Bah! Humbug! Darwinists Spreading Usual Christmastime Drear
While the Christmas season brings out the best in most people, it seems to have the opposite effect on many Darwinists, who become even more sour and dismal than usual. Even Eugenie Scott, who perennially tries to be the happy face of Darwinists everywhere, can't resist sounding like a Scrooge. In an article co-authored with Glenn Branch in this month's Scientific American, Scott sounds the alarms against the "dangerous lie" that Darwinism is a theory in crisis, and implies that civilization itself will collapse if we allow teachers and students the freedom to discuss criticisms of Darwinian theory--because as every thinking person knows, all of our knowledge of everything depends on Darwin. Seriously. Anyone tempted to believe such predictions of the end of the world should read this essay by National Academy of Science member Philip Skell, or consult biologist Jonathan Wells' delightful book The Politically Incorrect Guide to Darwinism and Intelligent Design (especially chapter 7, "You'd Think Darwin Created the Internet"). Corrections to Scott's distortions on other issues like the Louisiana Science Education Act and the film Expelled can be found here and here and here.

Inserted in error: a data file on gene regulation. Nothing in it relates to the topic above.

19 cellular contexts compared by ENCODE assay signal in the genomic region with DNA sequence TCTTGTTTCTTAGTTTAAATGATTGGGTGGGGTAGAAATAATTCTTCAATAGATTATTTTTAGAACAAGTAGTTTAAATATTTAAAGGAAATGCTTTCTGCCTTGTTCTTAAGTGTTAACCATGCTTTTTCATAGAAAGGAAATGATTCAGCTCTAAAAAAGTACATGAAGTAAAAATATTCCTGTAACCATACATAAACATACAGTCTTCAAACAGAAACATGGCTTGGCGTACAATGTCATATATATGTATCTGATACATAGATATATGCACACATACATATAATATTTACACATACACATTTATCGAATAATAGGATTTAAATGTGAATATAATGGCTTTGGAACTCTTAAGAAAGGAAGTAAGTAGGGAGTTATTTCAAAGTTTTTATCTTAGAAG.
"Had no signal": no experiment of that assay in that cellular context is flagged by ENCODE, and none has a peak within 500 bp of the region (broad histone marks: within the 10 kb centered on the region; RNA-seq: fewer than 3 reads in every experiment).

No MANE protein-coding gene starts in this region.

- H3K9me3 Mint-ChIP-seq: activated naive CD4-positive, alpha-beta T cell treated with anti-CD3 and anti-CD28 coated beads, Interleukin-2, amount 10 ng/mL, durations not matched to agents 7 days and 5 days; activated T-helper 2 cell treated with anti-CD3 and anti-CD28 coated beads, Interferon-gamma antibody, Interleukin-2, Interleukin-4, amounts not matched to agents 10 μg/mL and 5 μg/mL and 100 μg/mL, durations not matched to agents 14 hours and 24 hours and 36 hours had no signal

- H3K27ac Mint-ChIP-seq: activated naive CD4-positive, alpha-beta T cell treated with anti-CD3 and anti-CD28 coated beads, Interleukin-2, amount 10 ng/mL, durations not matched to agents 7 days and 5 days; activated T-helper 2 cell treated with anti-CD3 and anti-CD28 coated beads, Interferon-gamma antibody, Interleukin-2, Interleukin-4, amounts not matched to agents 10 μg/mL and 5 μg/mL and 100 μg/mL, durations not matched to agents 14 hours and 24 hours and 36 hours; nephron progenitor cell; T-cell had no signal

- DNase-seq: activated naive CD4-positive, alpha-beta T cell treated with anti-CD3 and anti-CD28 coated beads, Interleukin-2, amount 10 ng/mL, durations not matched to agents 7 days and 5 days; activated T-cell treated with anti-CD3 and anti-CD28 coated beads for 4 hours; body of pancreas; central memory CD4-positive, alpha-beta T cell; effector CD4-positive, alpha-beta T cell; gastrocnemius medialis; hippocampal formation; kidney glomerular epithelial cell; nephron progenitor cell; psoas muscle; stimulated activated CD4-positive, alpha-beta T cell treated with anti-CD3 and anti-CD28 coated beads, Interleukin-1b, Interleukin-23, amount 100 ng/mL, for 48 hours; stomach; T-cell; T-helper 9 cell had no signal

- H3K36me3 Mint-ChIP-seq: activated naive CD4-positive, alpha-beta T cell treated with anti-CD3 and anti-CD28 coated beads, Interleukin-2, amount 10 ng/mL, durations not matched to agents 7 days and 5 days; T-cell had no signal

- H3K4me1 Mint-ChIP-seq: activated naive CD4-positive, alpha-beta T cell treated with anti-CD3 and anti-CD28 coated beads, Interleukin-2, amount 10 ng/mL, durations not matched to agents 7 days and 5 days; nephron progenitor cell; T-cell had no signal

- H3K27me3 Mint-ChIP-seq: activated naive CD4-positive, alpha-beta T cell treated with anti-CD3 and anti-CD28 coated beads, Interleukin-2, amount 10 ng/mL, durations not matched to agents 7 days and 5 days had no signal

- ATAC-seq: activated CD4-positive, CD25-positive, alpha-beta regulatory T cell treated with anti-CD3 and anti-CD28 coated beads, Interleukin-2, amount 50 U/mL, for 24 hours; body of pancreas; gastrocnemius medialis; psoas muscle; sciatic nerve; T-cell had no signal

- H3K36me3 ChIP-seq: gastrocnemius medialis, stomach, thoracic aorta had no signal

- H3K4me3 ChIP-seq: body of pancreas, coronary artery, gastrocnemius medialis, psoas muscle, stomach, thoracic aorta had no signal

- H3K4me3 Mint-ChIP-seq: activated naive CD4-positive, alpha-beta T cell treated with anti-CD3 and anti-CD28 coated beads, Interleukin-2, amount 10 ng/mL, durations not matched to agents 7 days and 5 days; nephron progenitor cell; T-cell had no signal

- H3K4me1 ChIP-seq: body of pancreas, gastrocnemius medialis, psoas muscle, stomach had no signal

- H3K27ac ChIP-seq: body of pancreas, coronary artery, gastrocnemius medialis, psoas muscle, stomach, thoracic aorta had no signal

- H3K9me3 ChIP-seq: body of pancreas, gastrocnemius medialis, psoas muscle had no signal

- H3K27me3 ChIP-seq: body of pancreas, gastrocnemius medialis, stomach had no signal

Pity the poor Darwinists during this season of hope and good cheer. For people who insist they have overwhelming evidence for their views, they seem awfully unhappy and insecure. Those of us who celebrate Christmas might want to remember to say a prayer for them, or maybe even send local Darwinists a copy of It's A Wonderful Life. They certainly seem to need some cheering up.